A finite classical group is best thought of as a group of linear operators on some vector space defined over a finite field. Which means, of course, that I can take a basis for this vector space and then represent the elements of my group as matrices.

However, I have almost never seen anyone do this in the literature. “Taking a basis” is thought of as a rather crude thing to do when doing linear algebra – one generally tries to write general arguments that do not refer to any particular basis. However, speaking for myself, when I’m trying to work out what the hell is going on inside a finite matrix group, I often end up trying to write down individual elements as matrices… And then hiding all this when it comes to writing up the paper!

This means that I have never publicly written down any of these calculations, despite using many of them over and over again. So this page is designed to be a little repository for me to note down interesting observations about such calculations… And perhaps they’ll be useful for someone else some time…

Working with $\Omega_4^+(q)$

This family of groups has some weird behaviour, especially when $q$ is even. For instance, let us write $\mathcal{U}$ for the set of maximal totally singular subspaces in a formed space of type $O+$ and dimension $2m$. If $q$ is even, then, provided $(m,q)\neq (2,2)$, we can define $\Omega_{2m}^+(q)$ to be the group inducing odd permutations on $\mathcal{U}$…. If $(m,q)=(2,2)$, however, the group so defined is not $\Omega_4^+(2)$, and one needs to define it in a completely different way (see Kleidman and Liebeck, p.31).

Finding some elements in $\Omega_4^+(q)$.

Let $(e_1,f_1)$ and $(e_2, f_2)$ be hyperbolic pairs, and consider the basis $\mathcal{B}={e_1, e_2, f_2, f_1}$ maintaining order. Then, one can calculate directly that $O_4^+(q)$ contains elements which are written with respect to $\mathcal{B}$ in the form

\[\begin{pmatrix} 1 & a & b & ab \\ & 1 & & b \\ & & 1 & a \\ & & & 1 \end{pmatrix};\]

these elements form a subgroup $S$ of size $q^2$; indeed, for $q$ odd, they form a Sylow $p$-subgroup of $O_4^+(q)$.

When $q$ is odd, one can look at orders to see directly that $S$ is actually a subgroup of $\Omega_4^+(q)$. Indeed, the same is true when $q$ is even, but to see this it is easiest to observe that $S$ is normalized by the element

\[g=\begin{pmatrix} 1 & & & \\ & & 1 & \\ & 1 & & \\ & & & 1 \end{pmatrix}.\]

This element clearly takes one element $U=\langle e_1, e_2\rangle \in \mathcal{U}_2$ to another element $W=\langle e_1, f_2\rangle\in \mathcal{U}_2$. What is more $U\cap W$ has codimension $1$ in both $U$ and $W$. This allows us to conclude that $g\in SO_4^+(q)\setminus \Omega_4^+(q)$ (see Kleidman and Liebeck, p. 30). Now order considerations imply that $S$ must be a subgroup of $\Omega_4^+(q)$.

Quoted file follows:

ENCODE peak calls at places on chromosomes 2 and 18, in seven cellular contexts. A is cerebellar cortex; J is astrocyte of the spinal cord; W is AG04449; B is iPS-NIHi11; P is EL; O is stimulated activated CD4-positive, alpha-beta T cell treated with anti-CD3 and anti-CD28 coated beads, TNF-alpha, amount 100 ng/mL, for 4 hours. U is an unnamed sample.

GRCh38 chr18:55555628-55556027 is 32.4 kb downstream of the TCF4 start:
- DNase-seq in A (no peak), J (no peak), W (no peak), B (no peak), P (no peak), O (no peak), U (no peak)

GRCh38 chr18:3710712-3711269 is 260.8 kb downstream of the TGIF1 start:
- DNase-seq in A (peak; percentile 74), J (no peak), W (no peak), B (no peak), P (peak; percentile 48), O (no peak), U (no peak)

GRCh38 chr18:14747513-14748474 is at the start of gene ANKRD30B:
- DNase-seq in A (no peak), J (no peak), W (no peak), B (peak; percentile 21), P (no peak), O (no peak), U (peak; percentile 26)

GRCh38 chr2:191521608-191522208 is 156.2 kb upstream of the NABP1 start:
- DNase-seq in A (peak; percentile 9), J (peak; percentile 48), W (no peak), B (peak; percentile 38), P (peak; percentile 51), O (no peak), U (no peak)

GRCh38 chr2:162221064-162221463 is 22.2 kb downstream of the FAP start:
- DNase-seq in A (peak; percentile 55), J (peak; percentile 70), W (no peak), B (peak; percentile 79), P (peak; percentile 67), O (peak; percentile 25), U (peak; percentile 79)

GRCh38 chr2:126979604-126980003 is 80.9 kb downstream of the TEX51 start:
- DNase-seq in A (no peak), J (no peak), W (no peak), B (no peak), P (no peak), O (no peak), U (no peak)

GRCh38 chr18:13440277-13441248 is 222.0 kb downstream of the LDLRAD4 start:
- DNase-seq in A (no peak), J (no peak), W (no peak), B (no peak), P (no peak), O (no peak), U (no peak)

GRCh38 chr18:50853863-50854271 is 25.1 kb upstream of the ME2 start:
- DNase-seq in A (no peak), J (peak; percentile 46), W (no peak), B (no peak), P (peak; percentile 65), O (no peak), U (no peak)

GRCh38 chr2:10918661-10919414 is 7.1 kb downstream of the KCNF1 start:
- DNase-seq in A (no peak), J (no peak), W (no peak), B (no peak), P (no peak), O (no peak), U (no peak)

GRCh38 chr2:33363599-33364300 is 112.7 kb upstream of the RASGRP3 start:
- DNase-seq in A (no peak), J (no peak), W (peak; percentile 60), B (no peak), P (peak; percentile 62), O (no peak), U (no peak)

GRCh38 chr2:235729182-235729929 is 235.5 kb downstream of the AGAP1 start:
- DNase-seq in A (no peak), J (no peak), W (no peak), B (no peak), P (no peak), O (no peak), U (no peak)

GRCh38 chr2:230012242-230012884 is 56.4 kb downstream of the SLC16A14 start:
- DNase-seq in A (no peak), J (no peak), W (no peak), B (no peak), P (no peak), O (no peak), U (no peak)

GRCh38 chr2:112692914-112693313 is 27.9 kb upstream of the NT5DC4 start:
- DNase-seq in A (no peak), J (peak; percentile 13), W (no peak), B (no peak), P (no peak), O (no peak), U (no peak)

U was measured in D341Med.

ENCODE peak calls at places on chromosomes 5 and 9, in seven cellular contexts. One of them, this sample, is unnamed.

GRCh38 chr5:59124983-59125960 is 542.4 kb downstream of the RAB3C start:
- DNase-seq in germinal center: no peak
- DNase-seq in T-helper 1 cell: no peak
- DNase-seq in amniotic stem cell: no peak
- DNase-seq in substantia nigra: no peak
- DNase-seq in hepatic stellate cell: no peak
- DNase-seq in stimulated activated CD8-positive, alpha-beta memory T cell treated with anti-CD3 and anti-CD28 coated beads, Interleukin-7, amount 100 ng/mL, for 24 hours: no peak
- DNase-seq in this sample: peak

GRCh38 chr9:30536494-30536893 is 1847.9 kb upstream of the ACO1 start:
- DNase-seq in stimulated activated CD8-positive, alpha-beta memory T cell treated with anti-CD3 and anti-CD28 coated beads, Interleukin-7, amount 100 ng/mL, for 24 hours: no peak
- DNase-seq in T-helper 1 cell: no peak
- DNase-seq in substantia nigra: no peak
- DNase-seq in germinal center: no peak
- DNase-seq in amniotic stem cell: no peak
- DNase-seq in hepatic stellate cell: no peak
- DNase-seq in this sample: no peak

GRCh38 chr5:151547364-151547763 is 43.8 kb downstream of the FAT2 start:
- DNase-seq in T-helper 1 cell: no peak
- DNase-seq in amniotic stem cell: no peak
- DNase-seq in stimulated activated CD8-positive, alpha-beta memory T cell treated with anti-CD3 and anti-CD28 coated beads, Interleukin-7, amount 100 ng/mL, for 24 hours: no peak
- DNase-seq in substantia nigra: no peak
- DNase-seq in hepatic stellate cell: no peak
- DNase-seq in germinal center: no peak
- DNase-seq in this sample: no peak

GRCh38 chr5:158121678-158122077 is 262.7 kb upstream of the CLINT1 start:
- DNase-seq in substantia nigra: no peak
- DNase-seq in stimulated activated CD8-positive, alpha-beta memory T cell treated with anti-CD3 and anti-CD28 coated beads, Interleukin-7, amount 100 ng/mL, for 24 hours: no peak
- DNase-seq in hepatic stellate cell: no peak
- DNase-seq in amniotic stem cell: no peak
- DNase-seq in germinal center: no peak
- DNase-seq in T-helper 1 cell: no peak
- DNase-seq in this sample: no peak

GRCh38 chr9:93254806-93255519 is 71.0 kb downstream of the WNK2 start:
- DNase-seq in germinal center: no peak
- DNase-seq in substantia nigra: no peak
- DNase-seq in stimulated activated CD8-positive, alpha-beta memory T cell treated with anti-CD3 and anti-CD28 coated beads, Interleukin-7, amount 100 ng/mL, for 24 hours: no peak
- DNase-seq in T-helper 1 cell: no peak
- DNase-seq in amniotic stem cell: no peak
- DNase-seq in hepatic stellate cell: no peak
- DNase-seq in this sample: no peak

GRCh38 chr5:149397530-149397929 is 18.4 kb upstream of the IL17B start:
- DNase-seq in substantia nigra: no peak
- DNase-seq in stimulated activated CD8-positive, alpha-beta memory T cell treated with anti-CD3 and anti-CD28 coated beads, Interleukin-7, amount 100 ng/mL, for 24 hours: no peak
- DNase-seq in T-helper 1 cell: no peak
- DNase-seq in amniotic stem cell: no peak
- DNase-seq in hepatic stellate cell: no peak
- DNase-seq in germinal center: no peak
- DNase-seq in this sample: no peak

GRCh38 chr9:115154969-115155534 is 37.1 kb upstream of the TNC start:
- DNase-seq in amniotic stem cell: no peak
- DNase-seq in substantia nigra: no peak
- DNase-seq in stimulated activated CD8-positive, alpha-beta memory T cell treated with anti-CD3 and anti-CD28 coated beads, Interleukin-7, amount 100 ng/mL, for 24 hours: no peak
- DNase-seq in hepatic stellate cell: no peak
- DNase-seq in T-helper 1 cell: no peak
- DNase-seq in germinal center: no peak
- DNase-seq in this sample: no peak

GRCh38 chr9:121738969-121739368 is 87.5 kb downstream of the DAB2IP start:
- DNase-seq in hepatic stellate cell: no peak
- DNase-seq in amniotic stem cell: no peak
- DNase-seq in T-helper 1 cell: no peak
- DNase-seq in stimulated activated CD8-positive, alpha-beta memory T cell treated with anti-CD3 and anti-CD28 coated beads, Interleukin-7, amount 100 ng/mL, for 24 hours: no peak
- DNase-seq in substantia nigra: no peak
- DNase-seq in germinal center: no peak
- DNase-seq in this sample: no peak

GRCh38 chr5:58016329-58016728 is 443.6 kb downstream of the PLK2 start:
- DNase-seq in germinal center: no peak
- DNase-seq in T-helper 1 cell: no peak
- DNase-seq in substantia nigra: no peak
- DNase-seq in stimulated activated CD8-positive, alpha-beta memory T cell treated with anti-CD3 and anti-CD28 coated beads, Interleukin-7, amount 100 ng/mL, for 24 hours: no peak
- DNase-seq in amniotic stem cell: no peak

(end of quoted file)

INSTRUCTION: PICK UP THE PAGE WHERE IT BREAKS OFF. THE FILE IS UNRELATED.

Finding all elements in $\Omega_4^+(q)$.

Let $R$ be the set of elements whose transpose is in $S$. One sees immediately that both $R$ and $S$ lie in $\Omega_4^+(q)$ and hence so does $\langle R,S\rangle$.

If one sets $a$ to equal $0$, while $b$ ranges across $\mathbb{F}_q$, in both $R$ and $S$, then one immediately observes a copy of $SL_2(q)$ in $\Omega_4^+(q)$. The same is true setting $b$ to equal $0$. Since these two copies effectively “avoid interaction” one immediately obtains a copy of $SL_2(q)\circ SL_2(q)$ inside $\Omega_4^+(q)$. (The central product is due to the fact that both copies of $SL_2(q)$ share $-I$ as an element.)

Now one can observe that $\Omega_4^+(q)$ also contains the element

\[\begin{pmatrix} & & & 1\\ & & 1 & \\ & 1 & & \\ 1 & & & \end{pmatrix}\]

Now order considerations allow us to conclude that $\Omega_4^+(q)\cong (SL_2(q)\circ SL_2(q)):2$, and we have written down all elements of the group.

$Sp_{n-2}(2^a) < \Omega_n^+(2^a)$

When $q$ is even, $\Omega_n^+(q)$ has a maximal subgroup – the stabilizer of a non-degenerate $1$-space – isomorphic to $Sp_{n-2}(q)$. I will write down the elements of this subgroup for $n=4$; the general case follows similarly.

First, we adjust our basis from before to be $\mathcal{C}={z_1, x_1, x_2, y_2}$ where $z_1=x_1+y_1$.

With respect to this basis, our quadratic form becomes

\[Q(a,b,c,d) = ab+a^2+cd\]

and we see that $z_1$ is non-singular. Now simply observe that the following elements stabilize $z_1$:

\[\begin{pmatrix} 1 & & & c \\ & 1 & & \\ & c & 1 & c^2 \\ & & & 1 \end{pmatrix}.\]

Doing the “transpose trick” like before, one immediately obtains a copy of $SL_2(q)$ in this stabilizer and (using the perfectness of $SL_2(q)$ for $q>3$ if necessary), one obtains that the stabilizer of $z_1$ in $\Omega_4^+(q)$ is isomorphic to $SL_2(q)\cong Sp_{2}(q)$.

One can do this more generally for larger $n$ – one simply has to exhibit the root groups of $Sp_{n-2}(q)$ inside the stabilizer of $z_1$ in $\Omega_4^+(q)$. There are two sorts of root group here: the first already ocur in $\Omega_{n-2}^+(q)$ and so are easy to write down in $\Omega_n^+(q)$; the second all take the form given above.